Black and white image of dark haired woman pointing figure at dark haired man with short sleeve white shirt with short black tie. the man is pointing his finger at himself.


Who’s fault is it, anyway? Finger-pointing is a common battle where everybody loses. Most of us can relate to being blamed, blaming others or not admitting when we are to blame. Regardless of the situation, when blame is involved, we don’t feel happy or successful. In today’s article, we’ll take a closer look at why we blame, how it reduces our chance of success and ways to up our game to win.

Why do we blame?

We blame because we are embarrassed to admit to others and ourself that we failed (or things aren’t going as we hoped). The psychological term for this is projection. We don’t take responsibility for our own thoughts, feelings and actions and instead, we project them onto someone else. Two classic examples of this are, one—the person who accuses their partner of cheating when they themselves are cheating and, two—the person who is dramatic and unstable who accuses others of being the same.

Blame enables failure

When we believe that life or other people are to blame for our “problems”, we enable ourselves to continue to partake in the addictive behaviors that lead to failure. We buy into our own story that we are a victim of life and others. Many who do this are in denial and don’t admit that we’re a victim—because it soothes part of us. This can be difficult to accept. Recently, a person who heard me speaking on this topic asked me indignantly, “Why would anyone want to fail? Everyone wants to succeed!” Consciously, this may be true, however, unconsciously, it may be false. If we’re accustomed to failure, it may feel oddly comforting and familiar. Also, being a victim has perks, like sympathy from others, pity sex (just today I heard a man say, “I get stuff when I come home and say I’ve had a rough day”), money from “authority figures” and extra attention from “friends”.  In addition, there may be part of us that is afraid of succeeding and growing. Afraid of how our lives might change, and who may need to leave our life or who we may need to leave, because they no longer supportive of us when we choose success and successful behaviors.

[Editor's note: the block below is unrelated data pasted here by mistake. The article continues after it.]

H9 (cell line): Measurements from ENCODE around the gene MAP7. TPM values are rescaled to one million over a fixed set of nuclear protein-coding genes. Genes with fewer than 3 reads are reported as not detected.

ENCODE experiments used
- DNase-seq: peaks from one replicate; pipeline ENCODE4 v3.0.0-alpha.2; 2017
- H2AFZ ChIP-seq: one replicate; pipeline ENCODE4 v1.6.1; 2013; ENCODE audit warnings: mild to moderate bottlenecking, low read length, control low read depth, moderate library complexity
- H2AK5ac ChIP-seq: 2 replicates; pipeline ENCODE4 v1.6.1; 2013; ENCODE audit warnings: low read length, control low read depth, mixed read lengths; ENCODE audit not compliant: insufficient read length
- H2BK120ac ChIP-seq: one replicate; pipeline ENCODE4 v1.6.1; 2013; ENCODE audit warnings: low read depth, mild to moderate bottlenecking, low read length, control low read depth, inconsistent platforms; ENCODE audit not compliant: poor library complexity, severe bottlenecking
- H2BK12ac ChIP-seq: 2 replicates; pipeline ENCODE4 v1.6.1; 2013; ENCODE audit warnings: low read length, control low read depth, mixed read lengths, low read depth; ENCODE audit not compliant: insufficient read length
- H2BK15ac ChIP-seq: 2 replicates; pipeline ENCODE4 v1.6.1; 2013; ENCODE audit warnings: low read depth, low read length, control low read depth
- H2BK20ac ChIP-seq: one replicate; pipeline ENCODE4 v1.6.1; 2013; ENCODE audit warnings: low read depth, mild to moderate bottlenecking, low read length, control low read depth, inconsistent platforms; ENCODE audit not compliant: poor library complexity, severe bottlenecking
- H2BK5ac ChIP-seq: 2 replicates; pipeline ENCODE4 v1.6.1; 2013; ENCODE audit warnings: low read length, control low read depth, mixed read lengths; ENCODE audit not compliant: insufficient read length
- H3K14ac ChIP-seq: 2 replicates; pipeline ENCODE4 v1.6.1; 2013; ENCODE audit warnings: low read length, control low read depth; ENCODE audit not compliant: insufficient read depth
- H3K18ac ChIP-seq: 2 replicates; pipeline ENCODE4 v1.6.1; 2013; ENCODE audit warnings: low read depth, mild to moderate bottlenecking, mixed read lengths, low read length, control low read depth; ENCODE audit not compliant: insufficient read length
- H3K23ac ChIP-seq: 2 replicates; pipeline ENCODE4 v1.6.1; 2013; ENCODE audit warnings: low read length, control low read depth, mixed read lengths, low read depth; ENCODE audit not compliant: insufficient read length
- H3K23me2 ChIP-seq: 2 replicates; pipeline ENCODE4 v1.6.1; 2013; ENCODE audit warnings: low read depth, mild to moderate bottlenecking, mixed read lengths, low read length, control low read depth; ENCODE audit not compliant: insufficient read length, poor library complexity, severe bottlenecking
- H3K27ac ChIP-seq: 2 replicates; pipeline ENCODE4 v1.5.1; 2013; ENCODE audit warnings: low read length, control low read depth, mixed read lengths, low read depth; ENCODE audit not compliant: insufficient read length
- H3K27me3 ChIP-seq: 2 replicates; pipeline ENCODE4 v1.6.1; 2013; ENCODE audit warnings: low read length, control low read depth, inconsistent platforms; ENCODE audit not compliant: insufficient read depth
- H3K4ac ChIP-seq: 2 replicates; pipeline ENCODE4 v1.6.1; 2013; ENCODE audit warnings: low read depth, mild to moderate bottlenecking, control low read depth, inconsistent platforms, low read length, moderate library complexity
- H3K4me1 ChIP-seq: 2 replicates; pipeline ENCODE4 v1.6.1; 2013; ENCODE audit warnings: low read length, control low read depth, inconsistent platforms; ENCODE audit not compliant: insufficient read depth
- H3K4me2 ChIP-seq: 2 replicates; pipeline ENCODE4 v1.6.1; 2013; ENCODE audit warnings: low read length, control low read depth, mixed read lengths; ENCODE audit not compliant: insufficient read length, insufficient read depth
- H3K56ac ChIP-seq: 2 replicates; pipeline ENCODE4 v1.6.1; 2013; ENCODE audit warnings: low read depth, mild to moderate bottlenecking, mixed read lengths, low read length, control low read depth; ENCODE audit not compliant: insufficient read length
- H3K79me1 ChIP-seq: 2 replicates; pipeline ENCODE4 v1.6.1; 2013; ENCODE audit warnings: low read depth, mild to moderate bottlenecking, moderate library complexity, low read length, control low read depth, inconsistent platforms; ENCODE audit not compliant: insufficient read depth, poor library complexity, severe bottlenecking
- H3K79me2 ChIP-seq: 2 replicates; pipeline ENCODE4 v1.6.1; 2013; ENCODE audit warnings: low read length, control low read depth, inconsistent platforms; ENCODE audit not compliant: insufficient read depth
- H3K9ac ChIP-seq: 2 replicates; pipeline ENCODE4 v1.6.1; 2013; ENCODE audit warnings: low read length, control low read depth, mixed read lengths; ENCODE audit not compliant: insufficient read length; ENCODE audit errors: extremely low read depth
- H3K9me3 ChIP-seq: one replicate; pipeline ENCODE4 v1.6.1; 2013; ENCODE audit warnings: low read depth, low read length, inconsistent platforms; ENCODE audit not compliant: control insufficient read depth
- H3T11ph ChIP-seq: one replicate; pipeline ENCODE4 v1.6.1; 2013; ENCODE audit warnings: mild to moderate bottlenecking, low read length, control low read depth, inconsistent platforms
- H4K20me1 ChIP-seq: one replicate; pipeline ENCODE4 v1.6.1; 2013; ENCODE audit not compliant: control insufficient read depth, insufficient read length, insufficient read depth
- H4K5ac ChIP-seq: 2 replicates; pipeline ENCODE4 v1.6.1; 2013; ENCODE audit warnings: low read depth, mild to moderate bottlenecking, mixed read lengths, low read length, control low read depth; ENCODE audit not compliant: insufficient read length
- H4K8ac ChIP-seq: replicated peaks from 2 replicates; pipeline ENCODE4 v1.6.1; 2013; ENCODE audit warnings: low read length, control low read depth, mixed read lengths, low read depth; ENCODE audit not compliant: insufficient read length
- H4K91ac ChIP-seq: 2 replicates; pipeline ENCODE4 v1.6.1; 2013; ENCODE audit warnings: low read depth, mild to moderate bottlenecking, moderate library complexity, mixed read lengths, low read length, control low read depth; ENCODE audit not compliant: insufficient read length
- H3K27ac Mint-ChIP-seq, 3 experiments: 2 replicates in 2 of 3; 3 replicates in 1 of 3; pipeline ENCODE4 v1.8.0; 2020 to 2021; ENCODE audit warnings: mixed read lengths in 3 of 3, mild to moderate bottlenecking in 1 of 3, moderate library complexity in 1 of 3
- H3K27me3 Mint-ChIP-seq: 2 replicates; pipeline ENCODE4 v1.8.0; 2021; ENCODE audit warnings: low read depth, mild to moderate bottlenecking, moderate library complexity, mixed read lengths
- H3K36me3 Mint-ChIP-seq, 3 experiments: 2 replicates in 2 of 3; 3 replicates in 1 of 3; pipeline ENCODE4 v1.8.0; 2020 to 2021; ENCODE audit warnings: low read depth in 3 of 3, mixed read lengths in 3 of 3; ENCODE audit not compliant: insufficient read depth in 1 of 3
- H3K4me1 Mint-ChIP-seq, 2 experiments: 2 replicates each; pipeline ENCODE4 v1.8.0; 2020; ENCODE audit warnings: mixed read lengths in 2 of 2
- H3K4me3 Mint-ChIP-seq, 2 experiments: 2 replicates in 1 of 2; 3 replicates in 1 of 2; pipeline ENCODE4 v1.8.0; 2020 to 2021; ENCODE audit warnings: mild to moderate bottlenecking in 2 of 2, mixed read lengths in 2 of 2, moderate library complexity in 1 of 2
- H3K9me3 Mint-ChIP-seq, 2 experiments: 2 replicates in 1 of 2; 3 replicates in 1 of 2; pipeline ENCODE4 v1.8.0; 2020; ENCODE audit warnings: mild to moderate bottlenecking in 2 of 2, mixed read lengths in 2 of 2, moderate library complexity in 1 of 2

Blame is a trap

The quickest way to know if we’re playing the blame game, is to listen when we talk about our life. Below are two quick examples:

Do we hold blame in our past?

If someone asks us how our last relationship ended, do we blame our ex? If so, we’re playing the blame game. We haven’t taken the time to reflect and do the “inner observation” to see how we may have contributed to our ex’s behavior. We’re stuck, and haven’t learned our lesson.

Do we blame our current circumstances?

What’s to blame for our current “problems?” Think of one that really bugs us. Maybe it’s lack of money. What circumstances or who do we blame for that? If we do not take the time to really get to know ourself and how we may have caused this, we can get stuck in the cycle of always having that same problem, because we have not done our part to change.

The wisest people blame no one. If we’re blaming anything or anybody for what’s happening (or not happening) in life, then we have some growing up (learning) to do (about ourself) and how life works.

The flipside: blame v. responsibility

What can we do if we’re caught in the cyclical cycle of blame?  There is a flipside.  It requires courage.  It requires change. It requires chutzpa (aka balls).  To live on the flipside, where it’s sunnier, lighter and more interesting more of the time, we choose to ALLEVIATE OUR PAIN, instead of RE-LIVING our pain by blaming and making the same mistakes.  To alleviate our pain, we ACCEPT RESPONSIBILITY for our life, health, body, family and work.  This requires that we blame no one, and take a good look in the mirror.  THE FLIPSIDE OF BLAME IS TO STEP UP OUR OWN GAME.

Are you ready?

If you’re ready to own your life and step up your game, you may want to consider these three questions about whatever may be troubling you:

1) Ask yourself, “What part did I play in this?”

2) What healthy change CAN I make to not allow this to happen again?

3) How CAN I hold myself accountable to make this change happen?

Will You?

Will you UP your own game? Share your thoughts and feelings so we may grow in strength and willpower together …

Always with love,

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